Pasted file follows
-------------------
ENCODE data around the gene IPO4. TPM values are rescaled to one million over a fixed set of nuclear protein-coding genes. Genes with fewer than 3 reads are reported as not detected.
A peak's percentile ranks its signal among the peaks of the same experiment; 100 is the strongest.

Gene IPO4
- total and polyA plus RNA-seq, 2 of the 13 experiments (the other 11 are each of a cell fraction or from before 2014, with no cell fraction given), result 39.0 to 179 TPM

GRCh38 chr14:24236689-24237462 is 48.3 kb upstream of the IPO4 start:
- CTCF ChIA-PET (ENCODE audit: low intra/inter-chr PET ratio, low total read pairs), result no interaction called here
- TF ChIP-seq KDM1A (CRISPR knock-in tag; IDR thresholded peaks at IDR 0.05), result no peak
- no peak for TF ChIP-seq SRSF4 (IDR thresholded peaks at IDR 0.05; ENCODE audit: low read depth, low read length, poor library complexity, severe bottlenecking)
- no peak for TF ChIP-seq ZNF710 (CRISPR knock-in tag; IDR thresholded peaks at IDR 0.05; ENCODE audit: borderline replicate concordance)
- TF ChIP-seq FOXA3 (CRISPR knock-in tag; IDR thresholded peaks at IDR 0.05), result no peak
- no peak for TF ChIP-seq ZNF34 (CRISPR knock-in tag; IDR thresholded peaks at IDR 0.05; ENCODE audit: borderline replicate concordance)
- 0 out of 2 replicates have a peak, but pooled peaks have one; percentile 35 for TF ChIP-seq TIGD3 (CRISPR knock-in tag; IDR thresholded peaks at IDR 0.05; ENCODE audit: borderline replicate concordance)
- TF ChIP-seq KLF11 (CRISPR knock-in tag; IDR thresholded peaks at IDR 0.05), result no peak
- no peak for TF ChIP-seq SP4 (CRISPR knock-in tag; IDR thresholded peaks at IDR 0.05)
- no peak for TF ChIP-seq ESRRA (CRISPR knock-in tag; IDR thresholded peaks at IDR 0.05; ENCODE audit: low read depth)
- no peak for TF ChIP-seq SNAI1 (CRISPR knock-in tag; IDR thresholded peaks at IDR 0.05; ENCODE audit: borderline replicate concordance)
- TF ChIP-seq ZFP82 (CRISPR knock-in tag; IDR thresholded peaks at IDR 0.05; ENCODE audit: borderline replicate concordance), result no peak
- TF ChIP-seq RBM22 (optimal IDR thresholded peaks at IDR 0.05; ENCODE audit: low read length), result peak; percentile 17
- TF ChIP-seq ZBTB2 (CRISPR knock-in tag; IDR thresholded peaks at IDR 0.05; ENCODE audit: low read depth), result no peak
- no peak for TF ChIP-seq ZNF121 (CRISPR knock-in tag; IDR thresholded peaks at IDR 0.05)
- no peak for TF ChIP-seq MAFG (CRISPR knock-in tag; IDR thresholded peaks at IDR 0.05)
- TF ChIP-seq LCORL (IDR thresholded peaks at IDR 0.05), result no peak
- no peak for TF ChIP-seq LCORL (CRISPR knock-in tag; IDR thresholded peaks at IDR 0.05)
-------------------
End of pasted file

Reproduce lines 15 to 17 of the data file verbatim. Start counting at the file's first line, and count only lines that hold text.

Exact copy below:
- no peak for TF ChIP-seq ESRRA (CRISPR knock-in tag; IDR thresholded peaks at IDR 0.05; ENCODE audit: low read depth)
- no peak for TF ChIP-seq SNAI1 (CRISPR knock-in tag; IDR thresholded peaks at IDR 0.05; ENCODE audit: borderline replicate concordance)
- TF ChIP-seq ZFP82 (CRISPR knock-in tag; IDR thresholded peaks at IDR 0.05; ENCODE audit: borderline replicate concordance), result no peak